Questions and Answers

Adams Magnetic Products can help to answer many of these commonly asked questions about magnets and magnetism. If you have additional questions, please contact us.  Additionally, our sister company, Dowling Magnets, focuses on educational magnets and has a fantastic blog that covers a lot of the basics in-depth.

Questions about magnets
[Q] What is a magnet?
[A] At its most basic level, a magnet is an object that is made of materials that create a magnetic field. Magnets have poles, at least one north pole and one south pole.
[Q] What is a magnetic field?
[A] A magnetic field is the region in space where a magnetic force can be detected. The magnetic field strength and direction can be measured in terms of strength and direction.
[Q] What is magnetism?
[A] Magnetism is the force of attraction or repulsion between substances made of certain materials, such as iron, nickel, cobalt, and steel. The force of magnetism, simply put, is due to the motion of electric charges.
[Q] What can magnets do?
[A] Magnets have several useful functions. Based on experience with household magnets, most people know that magnets attract materials, including iron, nickel, cobalt, and steel. Many people also know that magnets attract magnets at opposite poles and repel magnets at like poles. But magnets do much more. 

Magnets effect electrically charged particles and electrical conductors. Magnets have the ability transform electrical energy without losing their own energy. These effects can perform useful functions, for example: 
  • Electrical-to-mechanical effects are key in the function of motors, loudspeakers, and equipment that requires charged particle deflection.
  • Mechanical-to-electrical effects are useful in generators and microphones.
  • Mechanical-to-heat effects facilitate eddy current and hysteresis torque devices.
  • Mechanical-to-mechanical effects attract or repulse objects.
  • Other effects of magnets include magneto-resistance and magnetic resonance.
[Q] What are rare earth magnets?
[A] The term Rare Earth Magnets is used to refer to a group of magnetic materials whose alloys consist of one or more of the Rare Earth elements. These materials are characterized by exceptionally strong magnetic properties.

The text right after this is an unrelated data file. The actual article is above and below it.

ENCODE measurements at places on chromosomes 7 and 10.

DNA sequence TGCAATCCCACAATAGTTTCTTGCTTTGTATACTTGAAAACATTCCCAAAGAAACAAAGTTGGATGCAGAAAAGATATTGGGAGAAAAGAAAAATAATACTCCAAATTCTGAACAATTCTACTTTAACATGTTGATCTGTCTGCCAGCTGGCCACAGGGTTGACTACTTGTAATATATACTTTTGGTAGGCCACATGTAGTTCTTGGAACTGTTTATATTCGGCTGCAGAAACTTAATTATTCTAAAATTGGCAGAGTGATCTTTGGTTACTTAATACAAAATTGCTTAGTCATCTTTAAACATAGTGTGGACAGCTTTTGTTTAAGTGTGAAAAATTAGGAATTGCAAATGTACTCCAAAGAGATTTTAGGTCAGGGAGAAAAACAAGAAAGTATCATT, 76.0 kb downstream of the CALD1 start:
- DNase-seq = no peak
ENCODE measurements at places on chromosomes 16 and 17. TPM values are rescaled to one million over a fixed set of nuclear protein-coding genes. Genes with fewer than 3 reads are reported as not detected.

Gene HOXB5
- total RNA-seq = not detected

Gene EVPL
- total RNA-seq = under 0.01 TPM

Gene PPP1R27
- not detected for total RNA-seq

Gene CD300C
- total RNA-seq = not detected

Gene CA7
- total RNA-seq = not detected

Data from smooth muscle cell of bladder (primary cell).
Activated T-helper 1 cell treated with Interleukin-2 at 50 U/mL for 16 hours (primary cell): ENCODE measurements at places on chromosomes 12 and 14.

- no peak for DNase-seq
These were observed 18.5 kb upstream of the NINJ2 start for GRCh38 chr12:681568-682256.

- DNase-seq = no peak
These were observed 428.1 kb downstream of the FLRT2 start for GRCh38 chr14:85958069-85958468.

[Q] What are alnico magnets?
[A] Alnico magnets are aluminum-nickel-cobalt magnets. They are ideal for high-temperature use, At Adams, we stock most types of Alnico materials, and they are commonhttly supplied as long rods or bars. A long magnetic path length to pole surface ratio (usually 4:1 or greater) assists in providing good magnetic performance.
[Q] What are flexible magnets?
[A] Flexible magnets have multi-pole magnetization patterns for maximum holding power. They are easily cut with scissors, knives, or die cut. They are available with adhesive or colored vinyl coating.
[Q] What are ceramic magnets?
[A] Ceramic magnets are made from strontium and iron oxide powders. They are generally harder, more brittle and lighter than metal alloy magnets. Ceramic magnets have a high electrical resistance.
[Q] What are soft ferrite cores?
[A] Soft ferrite is a nonmetallic magnetic material. Soft ferrite cores are used in computers, telecommunication equipment, TVs, and a variety of industrial electronic equipment. Adams is stopped selling Soft Ferrite cores and accessories in 2014. We recommend Elna Magnetics as a source for these products.
[Q] What are magnetic assemblies?